Why Al Franken Was Right About Net Neutrality

Last week Senator Al Franken made an important speech, calling Internet neutrality "the First Amendment issue of our time." If I had heard that claim a few years ago, I would have thought it verged on political hyperbole. But after reading the comments filed by major ISPs in the FCC's net neutrality proceeding, I think Franken is right. For many members of Congress net neutrality isn't a polling point heading into the November elections, but few other issues hold significance for the future of speech and the democratic exchange of ideas in this country.

Lost amid the intrigue of the Internet neutrality negotiations at the FCC, the announcement of the Google-Verizon proposal, and the wonky terminology of the debate (How many people outside the Beltway actually know what "Title II re-classification" means?) is one simple fact: The Internet is at a crossroads. The FCC's net neutrality proceedings have exposed two competing visions for the future of the network that the Supreme Court has called "the most participatory form of mass speech yet developed." Here's the brutal truth: when the dust from rulemaking and the inevitable court battles to follow has settled - the Internet that we have come to know and love may no longer exist.

The first vision, which could be called "the cable-ization of the Internet," has been described in arresting language by ISPs, including AT&T, Time Warner, and Verizon. Over the past year, they have submitted comments to the FCC arguing that by delivering Internet content to their customers, they are engaging in speech protected by the First Amendment. They compare their role to that of newspapers and cable TV operators, and boldly assert their need to exercise "editorial discretion" (quoting AT&T) over all content that is carried over all their networks, trying to hang their hat on the Supreme Court's recent decision in Citizens United that swept away decades of campaign finance rules while bestowing breathtaking free expression rights on corporations.

Verizon says the right of ISPs is "to deliver speech to their customers, whether in the form of the provider's own content and applications or that of commercial partners that they select, organize, or otherwise package for delivery." This counters everything we value about the Internet. Missing from this characterization is the content currently carried by broadband ISPs: speech produced by unaffiliated providers and even their competitors. Facebook, YouTube, NetFlix and yes, the Huffington Post, did not spring into being because they were "selected" as partners or "packaged for delivery" by the ISPs. New innovators posed to launch sites such as Diaspora are not required to pony up cash or lobby ISPs to favorably "exercise" their "editorial discretion." More important: users exercising their First Amendment rights that generate the countless blog posts, videos, tweets, emails, and websites that make up the diversity of online content.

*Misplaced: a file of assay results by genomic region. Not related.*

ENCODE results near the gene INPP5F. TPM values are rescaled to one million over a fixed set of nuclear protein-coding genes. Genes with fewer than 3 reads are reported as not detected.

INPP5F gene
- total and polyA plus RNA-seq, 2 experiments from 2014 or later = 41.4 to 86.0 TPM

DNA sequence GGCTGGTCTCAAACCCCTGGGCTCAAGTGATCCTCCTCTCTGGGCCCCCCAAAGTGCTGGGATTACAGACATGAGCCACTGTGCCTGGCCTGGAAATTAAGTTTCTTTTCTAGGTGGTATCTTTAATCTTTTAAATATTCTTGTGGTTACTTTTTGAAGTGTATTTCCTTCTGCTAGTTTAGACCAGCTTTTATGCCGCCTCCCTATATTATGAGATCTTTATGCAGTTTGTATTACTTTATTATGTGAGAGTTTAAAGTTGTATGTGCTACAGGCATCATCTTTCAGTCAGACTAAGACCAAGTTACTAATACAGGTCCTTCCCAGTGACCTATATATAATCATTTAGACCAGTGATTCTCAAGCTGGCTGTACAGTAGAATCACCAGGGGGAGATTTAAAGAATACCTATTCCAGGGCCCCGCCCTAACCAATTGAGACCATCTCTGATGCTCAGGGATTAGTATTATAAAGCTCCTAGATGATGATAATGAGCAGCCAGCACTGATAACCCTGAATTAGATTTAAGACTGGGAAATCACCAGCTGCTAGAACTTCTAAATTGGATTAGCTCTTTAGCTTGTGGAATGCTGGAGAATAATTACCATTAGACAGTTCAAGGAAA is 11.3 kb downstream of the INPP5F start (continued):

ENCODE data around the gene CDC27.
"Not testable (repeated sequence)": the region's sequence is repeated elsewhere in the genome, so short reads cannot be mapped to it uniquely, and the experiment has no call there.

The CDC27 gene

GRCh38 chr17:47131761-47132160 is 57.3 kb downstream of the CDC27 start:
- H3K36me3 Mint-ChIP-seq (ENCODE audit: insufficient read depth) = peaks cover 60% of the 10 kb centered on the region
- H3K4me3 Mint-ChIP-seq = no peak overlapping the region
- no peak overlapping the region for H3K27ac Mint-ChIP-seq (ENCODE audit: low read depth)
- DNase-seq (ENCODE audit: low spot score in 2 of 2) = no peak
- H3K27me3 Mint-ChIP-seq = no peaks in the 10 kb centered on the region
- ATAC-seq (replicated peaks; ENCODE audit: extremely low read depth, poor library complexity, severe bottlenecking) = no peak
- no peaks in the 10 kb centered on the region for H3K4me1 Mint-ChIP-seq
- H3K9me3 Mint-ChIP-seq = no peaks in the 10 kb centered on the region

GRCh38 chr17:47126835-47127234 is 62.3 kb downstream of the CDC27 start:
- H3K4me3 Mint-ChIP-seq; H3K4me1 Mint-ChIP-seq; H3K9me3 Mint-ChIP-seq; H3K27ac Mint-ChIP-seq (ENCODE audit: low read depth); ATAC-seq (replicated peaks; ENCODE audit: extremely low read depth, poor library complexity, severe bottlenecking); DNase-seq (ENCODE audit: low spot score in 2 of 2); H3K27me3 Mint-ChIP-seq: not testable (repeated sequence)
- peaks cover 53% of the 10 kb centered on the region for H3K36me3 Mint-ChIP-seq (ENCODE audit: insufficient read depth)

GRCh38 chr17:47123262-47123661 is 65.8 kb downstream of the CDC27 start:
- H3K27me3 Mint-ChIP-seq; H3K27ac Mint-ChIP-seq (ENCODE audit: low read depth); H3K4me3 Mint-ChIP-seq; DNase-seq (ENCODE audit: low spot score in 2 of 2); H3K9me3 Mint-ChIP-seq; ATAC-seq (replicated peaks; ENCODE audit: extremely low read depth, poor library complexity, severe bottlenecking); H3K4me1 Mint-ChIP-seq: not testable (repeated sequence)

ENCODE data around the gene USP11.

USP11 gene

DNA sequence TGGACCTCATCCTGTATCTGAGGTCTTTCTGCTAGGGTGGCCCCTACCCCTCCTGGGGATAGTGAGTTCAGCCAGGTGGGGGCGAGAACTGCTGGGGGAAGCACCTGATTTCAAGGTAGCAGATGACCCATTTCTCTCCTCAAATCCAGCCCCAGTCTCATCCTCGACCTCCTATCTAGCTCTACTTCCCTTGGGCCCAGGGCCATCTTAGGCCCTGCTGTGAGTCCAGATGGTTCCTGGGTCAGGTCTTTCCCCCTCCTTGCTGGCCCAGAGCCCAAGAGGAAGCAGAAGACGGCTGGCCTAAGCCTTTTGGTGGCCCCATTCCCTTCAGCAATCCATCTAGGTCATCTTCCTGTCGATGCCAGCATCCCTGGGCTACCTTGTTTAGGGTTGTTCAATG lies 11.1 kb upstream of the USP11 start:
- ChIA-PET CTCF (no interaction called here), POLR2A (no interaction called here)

Comparing broadband ISPs to newspapers is ludicrous, and more than a little frightening. Newspaper staffs create, edit, or review all of the material that appears in the publication. Newspaper subscribers don't expect to see a competitor's articles or that they will be able to create and share their own content in the paper (outside of the limited Op-Ed page or occasional letter to the editor). But this is precisely what an ISP's subscribers are purchasing: access to "the unique and wholly new medium of worldwide human communication" that is the Internet, as the Supreme Court said in the landmark Reno v ACLU decision.